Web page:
Development Experts Praise Proposed Changes To Food Aid Program In FY14 Budget Request

“Civil society groups [in the U.S.] are praising parts of President Barack Obama’s newly unveiled [FY 2014 budget request], saying it appears to build on momentum gathered in recent years toward a robust overhaul of the U.S. Agency for International Development (USAID), the country’s main foreign aid agency,” Inter Press Service reports. “They point particularly to long-demanded changes to the structuring of the U.S. food aid program,” the news service writes, noting the changes include more flexibility in where food aid can be purchased and an end to “monetization,” a practice allowing aid agencies to resell U.S.-grown food in local markets in return for cash (Fossett, 4/12). “The U.S. is the world’s largest food aid donor but almost all of its support is tied to 1950s rules requiring food to be bought from American farmers and sent abroad on U.S.-flagged ships,” The Guardian writes, adding, “Critics have argued for years that these restrictions raise prices, delay deliveries, damage developing countries’ markets and do little to end dependence on foreign assistance” (Provost, 4/11).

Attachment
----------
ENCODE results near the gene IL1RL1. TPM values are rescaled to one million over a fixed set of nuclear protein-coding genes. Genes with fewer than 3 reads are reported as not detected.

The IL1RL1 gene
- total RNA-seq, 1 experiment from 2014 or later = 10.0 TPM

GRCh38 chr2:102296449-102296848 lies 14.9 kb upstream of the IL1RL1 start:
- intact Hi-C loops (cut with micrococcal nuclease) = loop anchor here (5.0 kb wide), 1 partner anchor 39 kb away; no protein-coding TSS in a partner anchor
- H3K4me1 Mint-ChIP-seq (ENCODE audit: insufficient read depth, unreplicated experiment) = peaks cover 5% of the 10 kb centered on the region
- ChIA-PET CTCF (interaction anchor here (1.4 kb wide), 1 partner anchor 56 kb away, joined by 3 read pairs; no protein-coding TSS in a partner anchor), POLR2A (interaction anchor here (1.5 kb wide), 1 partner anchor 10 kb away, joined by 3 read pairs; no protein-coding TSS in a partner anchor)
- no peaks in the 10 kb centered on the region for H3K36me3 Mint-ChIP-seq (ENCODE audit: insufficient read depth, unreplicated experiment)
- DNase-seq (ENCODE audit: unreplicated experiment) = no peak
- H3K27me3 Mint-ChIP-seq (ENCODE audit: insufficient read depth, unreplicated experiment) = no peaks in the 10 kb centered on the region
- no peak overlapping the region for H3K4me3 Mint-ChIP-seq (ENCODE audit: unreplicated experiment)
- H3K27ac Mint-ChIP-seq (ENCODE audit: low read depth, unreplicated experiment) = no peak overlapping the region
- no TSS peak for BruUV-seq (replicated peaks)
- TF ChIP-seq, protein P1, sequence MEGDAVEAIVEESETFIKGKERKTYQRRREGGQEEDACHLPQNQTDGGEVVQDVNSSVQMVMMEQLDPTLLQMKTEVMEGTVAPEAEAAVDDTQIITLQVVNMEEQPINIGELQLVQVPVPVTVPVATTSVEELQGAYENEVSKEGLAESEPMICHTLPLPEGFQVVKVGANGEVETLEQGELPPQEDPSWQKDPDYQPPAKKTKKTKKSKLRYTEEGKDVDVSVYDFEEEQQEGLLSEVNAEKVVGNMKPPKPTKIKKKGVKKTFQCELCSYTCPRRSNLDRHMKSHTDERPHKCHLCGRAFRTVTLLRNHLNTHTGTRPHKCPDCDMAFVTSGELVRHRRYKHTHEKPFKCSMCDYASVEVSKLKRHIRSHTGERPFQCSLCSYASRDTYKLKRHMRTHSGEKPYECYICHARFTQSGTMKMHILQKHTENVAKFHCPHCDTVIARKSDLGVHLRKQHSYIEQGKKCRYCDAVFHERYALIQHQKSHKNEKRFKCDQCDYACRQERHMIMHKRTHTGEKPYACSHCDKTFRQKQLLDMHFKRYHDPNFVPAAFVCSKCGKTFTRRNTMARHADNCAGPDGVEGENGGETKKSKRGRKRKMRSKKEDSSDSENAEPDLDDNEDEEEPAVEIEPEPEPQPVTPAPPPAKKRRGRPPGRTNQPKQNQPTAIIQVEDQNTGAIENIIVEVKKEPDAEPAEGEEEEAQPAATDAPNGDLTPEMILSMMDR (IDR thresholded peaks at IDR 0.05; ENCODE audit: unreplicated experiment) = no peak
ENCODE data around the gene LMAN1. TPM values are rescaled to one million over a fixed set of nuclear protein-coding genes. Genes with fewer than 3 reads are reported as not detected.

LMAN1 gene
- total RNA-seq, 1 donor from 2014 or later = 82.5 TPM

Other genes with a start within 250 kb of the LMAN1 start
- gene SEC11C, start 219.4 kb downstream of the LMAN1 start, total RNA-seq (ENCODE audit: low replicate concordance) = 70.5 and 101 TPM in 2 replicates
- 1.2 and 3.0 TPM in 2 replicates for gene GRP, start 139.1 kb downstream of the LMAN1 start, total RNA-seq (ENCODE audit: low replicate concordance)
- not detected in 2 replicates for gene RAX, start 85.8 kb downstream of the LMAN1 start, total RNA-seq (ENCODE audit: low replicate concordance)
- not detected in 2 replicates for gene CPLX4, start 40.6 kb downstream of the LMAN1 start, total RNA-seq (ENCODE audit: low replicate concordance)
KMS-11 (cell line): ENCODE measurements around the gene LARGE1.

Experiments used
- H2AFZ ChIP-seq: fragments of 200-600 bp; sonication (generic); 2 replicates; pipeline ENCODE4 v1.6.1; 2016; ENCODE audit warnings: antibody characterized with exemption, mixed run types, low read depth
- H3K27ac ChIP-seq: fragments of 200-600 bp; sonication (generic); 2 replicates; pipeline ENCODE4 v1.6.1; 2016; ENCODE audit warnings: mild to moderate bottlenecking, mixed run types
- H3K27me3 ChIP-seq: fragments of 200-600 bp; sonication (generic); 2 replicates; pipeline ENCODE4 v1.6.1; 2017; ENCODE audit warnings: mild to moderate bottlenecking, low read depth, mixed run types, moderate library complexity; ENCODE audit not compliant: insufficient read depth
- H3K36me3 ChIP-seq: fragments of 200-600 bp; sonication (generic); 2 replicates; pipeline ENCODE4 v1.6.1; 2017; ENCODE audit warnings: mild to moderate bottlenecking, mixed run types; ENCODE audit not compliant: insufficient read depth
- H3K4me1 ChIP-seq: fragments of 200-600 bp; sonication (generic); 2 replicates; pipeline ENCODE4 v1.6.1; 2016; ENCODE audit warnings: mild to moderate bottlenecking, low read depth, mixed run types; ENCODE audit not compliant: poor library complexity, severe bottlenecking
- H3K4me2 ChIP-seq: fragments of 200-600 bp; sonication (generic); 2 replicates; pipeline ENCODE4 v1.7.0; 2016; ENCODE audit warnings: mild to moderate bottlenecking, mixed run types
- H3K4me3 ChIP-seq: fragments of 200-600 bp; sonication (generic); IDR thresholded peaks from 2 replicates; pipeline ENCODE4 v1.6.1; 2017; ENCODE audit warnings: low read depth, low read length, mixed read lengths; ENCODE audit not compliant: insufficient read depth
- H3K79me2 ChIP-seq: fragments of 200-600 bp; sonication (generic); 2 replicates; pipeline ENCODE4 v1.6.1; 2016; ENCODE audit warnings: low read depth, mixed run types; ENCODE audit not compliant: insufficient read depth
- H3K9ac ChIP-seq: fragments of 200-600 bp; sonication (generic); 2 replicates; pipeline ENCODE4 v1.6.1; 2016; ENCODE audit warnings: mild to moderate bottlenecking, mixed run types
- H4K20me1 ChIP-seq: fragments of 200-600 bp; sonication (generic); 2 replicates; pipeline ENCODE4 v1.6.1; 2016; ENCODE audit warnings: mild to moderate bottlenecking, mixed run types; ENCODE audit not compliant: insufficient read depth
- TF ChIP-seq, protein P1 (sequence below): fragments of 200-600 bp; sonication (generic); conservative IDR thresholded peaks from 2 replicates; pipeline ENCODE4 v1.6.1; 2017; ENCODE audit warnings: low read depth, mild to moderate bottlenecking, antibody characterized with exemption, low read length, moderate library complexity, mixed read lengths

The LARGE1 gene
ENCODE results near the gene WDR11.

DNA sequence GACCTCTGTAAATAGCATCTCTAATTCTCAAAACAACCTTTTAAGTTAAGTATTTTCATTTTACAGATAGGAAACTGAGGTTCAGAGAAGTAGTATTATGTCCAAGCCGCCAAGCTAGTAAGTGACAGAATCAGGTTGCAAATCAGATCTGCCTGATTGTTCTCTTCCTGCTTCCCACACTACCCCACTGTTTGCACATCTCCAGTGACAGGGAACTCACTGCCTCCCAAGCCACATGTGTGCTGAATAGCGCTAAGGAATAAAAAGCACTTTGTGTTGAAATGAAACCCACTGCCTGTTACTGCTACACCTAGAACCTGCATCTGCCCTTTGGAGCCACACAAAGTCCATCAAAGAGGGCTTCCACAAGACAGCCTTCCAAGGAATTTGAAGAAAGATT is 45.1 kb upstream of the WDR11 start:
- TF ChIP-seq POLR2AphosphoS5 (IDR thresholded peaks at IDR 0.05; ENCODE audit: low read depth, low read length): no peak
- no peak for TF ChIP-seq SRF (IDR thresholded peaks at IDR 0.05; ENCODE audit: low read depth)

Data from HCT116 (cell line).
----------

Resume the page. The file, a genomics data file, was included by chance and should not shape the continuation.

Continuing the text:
“The changes make the food aid system more efficient and flexible, and will help feed four million more people every year, said Rajiv Shah, the administrator of [USAID] in an address to a forum at the Center for Strategic and International Studies (CSIS), webcast live on Wednesday evening,” IRIN reports (4/11). “U.S. agriculture would continue to play a role under the proposed reforms, said Shah, particularly in terms of high-nutrition fortified foods that are small and easy to ship. Even if purchased locally, U.S.-funded food aid will still be branded ‘from the American people,’ he added,” The Guardian reports (4/11). Devex’s “Pennsylvania Ave.” blog provides reaction to Obama’s FY14 budget request from several global aid leaders (Rosenkrantz, 4/11). The Hill’s “Global Affairs” blog reports that Rep. Nita Lowey (D-N.Y.), the ranking member on the House Appropriations panel on State and Foreign Operations, “is backing President Obama’s call for an overhaul of the nation’s $1.5 billion food aid program,” and notes “Secretary of State John Kerry is scheduled to testify before the subcommittee about the president’s budget on April 17” (Pecquet, 4/11). USAID’s website provides a description of the proposed changes to the U.S. food program made under the FY14 budget request (4/12).

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